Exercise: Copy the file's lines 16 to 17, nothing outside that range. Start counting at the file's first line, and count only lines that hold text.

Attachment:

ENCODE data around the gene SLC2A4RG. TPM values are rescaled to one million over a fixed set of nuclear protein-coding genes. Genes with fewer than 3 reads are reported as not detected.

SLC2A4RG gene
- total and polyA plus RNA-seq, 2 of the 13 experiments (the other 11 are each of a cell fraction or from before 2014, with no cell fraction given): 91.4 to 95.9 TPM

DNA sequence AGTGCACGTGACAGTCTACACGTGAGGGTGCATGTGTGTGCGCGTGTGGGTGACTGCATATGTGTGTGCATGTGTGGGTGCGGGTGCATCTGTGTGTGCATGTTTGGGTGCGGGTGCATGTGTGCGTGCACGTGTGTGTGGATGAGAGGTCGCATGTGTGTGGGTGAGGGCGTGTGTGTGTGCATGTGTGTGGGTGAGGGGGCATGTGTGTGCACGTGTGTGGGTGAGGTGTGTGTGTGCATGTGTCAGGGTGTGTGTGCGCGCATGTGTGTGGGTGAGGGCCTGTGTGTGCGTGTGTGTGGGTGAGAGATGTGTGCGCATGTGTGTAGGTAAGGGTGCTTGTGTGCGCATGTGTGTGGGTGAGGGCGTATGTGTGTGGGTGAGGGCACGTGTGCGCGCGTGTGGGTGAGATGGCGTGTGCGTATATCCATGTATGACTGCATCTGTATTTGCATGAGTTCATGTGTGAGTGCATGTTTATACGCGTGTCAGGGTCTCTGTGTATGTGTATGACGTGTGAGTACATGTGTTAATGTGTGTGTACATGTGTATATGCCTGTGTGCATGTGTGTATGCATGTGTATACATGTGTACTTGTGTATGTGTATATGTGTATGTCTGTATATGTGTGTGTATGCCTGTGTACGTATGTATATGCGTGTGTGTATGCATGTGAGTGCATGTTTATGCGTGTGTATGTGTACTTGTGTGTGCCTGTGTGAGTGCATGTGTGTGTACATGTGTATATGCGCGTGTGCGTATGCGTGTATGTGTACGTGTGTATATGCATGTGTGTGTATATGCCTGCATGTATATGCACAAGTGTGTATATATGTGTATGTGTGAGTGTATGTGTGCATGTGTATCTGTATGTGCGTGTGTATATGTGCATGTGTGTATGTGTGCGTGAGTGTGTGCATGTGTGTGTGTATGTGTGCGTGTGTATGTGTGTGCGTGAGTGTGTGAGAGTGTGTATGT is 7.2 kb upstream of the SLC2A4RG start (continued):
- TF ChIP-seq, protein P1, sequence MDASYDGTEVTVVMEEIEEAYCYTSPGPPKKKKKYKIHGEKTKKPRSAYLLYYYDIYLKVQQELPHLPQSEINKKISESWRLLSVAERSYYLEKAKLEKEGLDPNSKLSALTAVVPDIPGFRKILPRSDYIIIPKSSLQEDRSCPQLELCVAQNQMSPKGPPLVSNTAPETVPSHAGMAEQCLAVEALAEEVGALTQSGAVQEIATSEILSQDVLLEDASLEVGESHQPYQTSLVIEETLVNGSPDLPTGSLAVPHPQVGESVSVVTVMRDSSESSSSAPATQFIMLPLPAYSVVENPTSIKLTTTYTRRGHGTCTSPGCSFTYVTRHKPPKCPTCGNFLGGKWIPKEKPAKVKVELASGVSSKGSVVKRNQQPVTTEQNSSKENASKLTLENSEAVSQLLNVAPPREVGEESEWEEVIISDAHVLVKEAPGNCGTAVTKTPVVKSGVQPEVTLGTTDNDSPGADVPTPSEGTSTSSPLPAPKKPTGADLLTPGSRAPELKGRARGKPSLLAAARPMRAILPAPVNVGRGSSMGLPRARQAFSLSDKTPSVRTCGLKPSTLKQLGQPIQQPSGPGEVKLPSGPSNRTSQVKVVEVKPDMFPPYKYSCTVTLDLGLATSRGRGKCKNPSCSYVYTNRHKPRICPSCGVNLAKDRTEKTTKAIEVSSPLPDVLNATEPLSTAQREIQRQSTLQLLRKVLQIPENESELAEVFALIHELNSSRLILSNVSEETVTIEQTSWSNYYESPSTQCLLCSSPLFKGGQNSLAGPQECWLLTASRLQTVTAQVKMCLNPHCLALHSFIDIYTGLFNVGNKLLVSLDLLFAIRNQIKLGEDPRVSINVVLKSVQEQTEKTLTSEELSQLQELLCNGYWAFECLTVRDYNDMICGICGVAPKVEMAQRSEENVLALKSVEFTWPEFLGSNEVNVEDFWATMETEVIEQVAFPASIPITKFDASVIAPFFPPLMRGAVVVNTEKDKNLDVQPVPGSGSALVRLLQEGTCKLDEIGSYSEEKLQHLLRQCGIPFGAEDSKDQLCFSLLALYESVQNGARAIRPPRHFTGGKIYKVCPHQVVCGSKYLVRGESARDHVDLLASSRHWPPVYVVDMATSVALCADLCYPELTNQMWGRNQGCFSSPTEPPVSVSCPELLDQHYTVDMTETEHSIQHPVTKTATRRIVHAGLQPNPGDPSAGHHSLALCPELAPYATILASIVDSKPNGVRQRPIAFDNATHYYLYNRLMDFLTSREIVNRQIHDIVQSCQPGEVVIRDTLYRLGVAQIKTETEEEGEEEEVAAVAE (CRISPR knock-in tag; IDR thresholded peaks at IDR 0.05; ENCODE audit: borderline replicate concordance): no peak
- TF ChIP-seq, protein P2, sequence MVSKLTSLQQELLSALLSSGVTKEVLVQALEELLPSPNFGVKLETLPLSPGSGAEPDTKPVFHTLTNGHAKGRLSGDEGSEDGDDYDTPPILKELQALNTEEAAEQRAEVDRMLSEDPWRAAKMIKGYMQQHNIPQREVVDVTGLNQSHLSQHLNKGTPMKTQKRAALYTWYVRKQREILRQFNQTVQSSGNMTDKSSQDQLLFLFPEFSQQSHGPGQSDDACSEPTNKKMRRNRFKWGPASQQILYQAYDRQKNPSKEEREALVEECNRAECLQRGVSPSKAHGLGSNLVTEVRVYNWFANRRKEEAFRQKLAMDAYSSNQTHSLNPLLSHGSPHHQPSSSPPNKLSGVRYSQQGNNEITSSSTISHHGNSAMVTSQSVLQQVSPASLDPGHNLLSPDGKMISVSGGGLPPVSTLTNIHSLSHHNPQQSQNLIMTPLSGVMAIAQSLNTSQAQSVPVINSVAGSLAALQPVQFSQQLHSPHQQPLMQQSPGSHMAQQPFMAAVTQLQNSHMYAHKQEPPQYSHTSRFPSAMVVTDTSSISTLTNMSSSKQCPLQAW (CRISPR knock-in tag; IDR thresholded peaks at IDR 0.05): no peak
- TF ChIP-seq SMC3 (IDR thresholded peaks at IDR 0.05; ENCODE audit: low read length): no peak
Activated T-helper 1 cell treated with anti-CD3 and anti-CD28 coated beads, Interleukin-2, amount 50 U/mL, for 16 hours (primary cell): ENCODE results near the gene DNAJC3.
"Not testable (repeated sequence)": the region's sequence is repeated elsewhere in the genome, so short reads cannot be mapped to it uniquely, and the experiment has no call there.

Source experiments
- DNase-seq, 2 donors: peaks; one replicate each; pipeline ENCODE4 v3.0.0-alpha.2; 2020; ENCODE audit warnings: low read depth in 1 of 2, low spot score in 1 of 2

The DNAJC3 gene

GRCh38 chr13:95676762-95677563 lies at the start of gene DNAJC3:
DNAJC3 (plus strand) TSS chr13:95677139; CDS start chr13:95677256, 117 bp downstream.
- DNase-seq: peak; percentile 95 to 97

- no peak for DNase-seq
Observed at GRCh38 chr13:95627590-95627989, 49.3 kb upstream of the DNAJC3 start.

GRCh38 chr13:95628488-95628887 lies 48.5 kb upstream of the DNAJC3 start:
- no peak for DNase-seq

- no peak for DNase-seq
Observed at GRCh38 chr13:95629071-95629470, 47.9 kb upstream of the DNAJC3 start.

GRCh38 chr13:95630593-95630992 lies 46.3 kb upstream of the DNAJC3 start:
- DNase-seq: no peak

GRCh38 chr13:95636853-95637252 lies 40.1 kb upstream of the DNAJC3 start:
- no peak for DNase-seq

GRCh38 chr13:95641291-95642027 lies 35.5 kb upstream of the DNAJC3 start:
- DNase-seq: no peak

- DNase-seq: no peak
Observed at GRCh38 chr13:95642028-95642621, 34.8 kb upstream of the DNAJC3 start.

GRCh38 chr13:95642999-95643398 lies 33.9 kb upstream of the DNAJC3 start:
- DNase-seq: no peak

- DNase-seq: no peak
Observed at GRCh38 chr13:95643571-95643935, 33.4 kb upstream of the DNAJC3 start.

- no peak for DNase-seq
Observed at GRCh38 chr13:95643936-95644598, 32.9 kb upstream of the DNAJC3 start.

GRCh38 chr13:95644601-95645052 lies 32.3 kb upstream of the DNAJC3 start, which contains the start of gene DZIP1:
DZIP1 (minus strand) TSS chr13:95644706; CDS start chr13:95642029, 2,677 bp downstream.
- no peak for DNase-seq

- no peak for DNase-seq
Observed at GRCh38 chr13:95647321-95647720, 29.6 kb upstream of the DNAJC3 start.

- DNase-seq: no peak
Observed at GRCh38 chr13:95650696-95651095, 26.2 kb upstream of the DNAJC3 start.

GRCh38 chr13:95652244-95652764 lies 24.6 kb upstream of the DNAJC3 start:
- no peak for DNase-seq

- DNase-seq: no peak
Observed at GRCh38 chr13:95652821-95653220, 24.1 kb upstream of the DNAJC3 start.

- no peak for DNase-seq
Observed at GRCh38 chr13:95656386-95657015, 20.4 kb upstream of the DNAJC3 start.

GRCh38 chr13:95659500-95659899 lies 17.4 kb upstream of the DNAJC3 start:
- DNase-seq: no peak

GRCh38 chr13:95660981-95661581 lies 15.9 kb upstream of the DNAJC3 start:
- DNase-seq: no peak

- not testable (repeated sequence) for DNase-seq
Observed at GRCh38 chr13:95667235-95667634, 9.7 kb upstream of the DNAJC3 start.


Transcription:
- no peak for DNase-seq
Observed at GRCh38 chr13:95627590-95627989, 49.3 kb upstream of the DNAJC3 start.